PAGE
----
Tag Archives: legal

Unborn Children: Not Parasites, Not Trespassers

Introduction

“To hold individuals guilty of crimes they couldn’t have committed is a moral obscenity.”–Robert Gore

Within the abortion debate, unborn children are often called either parasites or trespassers, sometimes both. This is nothing more than an attempt to marginalize and dehumanize the unborn child in order to justify a position or ideology.

This article seeks to prove in a straight-forward manner that this is wrong. The terminology is incorrect. I use dictionary definitions to show that the common usage of both terms eliminates any possibility that they might be correctly applied to an unborn child. Furthermore, I draw on common sense and my own understanding of moral justice in order to reach a conclusion–that it is impossible for the unborn child to be either a parasite or a trespasser. To call them that, as Robert Gore has stated, is a moral obscenity.


“… given that the fetus is unwanted, it is in effect a trespasser or a parasite.”Walter Block/Roy Whitehead[i]

“What human has the right to remain, unbidden, as an unwanted parasite within some other human being’s body? This is the nub of the issue: the absolute right of every person and hence every woman, to the ownership of her own body. What the mother is doing in an abortion is causing an unwanted entity within her body to be ejected from it: If the fetus dies, this does not rebut the point that no being has a right to live, unbidden, as a parasite within or upon some person’s body.– Murray Rothbard [ii]

Unfortunately, these men have based their claims on “property rights”, i.e., the woman owns her own body (property) and can do with it whatever she wishes. (I have dealt with this issue elsewhere. See here.) The “right” of an unborn baby girl to own her body is discarded out of hand. They assert that property rights are all that matter. Morality (the sense of right and wrong) does not enter the picture. In the case of abortion on demand, legally defined rights have become more important than what is right.

To be fair, both Walter Block and Murray Rothbard have done an absolutely phenomenal amount of work for the cause of individual liberty which cannot be dismissed or denigrated. In this case, though, they are simply wrong.


Section I: Parasites: Biological and Social

The number of types of parasites can be numbered–there are two. Only two. Biological and social. See here[iii] for a typical definition of the term. Unborn children are neither.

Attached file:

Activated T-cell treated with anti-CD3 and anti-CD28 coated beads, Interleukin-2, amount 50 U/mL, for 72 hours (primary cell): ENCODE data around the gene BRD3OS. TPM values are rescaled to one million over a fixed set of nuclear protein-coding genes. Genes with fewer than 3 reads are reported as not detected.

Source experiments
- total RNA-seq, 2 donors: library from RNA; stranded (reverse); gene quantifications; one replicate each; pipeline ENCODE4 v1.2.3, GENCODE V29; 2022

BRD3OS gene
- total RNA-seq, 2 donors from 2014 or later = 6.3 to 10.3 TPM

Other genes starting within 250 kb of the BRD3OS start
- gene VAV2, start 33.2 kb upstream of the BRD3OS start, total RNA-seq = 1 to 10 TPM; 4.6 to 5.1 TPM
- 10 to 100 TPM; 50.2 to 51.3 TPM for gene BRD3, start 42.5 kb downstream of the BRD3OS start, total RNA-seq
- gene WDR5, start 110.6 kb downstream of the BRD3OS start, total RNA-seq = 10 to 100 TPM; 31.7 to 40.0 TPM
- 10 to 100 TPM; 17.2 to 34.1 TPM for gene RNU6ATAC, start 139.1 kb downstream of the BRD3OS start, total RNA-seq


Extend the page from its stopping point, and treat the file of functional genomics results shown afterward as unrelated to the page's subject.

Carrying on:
Parasites (biological) are not a part of the host. They do not derive from it and are not related to it. In fact, they are a species which is completely different from the host. They draw nourishment and sustenance out of the host, debilitating and weakening it. They give nothing back. If they grow and/or reproduce unchecked, they can, and sometimes do, literally kill the host. A tapeworm is a parasite. Mistletoe is a parasite. Lice and bedbugs are parasites. An unborn baby is not.

Unborn fetuses DO draw nourishment and sustenance from the woman, via the umbilical cord, but they are not a threat to the woman under normal circumstances. They are not a different species. They are related to the host (mother). They derive half their DNA from her, but they are not [iv] a part of her. The only time that a woman is threatened by the fetus is due to an ectopic pregnancy or (perhaps) other complications brought on during the pregnancy.

Biologically speaking, a fetus cannot be a parasite.

Parasites (social) are another sort entirely. They are human beings who prey on other human beings. They may or may not be related. They may attach exclusively to one person or draw from more than one. They have a desire to be supported by others and have their wants and needs filled by them. They know their current (preferred) lifestyle would suffer if the parasite/host attachment were severed for any reason. One common characteristic of social parasites is the selfish belief that other human beings exist for their benefit. They are users of people and seek to control them for personal gain. Taken to an extreme, this becomes an “all for me, none for you” attitude and way of life. In an unrelated but not entirely irrelevant article, Brandon Smith describes it like this.